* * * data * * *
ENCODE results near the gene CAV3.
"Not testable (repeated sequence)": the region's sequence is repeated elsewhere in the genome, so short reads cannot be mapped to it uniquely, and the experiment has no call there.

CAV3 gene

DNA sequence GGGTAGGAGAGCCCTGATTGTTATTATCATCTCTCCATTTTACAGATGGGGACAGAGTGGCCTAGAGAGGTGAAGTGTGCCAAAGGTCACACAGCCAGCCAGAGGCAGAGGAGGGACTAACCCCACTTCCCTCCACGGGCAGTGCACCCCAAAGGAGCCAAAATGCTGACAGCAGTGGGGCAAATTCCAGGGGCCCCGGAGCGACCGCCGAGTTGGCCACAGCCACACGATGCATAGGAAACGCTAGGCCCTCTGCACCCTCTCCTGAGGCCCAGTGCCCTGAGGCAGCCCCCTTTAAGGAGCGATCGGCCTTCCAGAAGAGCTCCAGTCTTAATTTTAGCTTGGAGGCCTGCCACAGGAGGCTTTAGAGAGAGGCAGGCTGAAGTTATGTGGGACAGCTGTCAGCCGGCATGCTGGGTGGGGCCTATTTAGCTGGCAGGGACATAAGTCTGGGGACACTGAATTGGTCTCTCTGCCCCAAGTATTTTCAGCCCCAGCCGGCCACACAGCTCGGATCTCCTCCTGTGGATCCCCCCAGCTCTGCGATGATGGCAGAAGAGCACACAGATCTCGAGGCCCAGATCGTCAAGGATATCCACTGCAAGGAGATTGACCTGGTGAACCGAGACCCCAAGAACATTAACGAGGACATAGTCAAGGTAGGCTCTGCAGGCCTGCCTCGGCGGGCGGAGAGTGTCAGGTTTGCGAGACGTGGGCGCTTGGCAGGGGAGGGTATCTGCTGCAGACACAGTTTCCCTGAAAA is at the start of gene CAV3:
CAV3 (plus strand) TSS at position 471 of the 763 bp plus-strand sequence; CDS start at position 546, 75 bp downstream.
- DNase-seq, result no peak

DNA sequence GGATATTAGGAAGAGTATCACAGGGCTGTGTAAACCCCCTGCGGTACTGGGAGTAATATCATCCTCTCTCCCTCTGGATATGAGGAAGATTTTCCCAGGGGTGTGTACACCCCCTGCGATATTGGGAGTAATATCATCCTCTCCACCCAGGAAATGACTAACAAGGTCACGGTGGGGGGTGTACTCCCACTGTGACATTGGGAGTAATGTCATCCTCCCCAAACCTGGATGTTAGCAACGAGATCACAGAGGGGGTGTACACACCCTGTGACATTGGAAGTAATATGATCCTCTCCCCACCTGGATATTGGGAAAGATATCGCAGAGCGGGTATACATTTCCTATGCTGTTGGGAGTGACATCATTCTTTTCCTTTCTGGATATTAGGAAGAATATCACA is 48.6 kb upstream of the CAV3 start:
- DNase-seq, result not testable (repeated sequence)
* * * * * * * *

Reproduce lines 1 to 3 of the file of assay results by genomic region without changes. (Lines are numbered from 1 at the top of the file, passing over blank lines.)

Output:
ENCODE results near the gene CAV3.
"Not testable (repeated sequence)": the region's sequence is repeated elsewhere in the genome, so short reads cannot be mapped to it uniquely, and the experiment has no call there.

CAV3 gene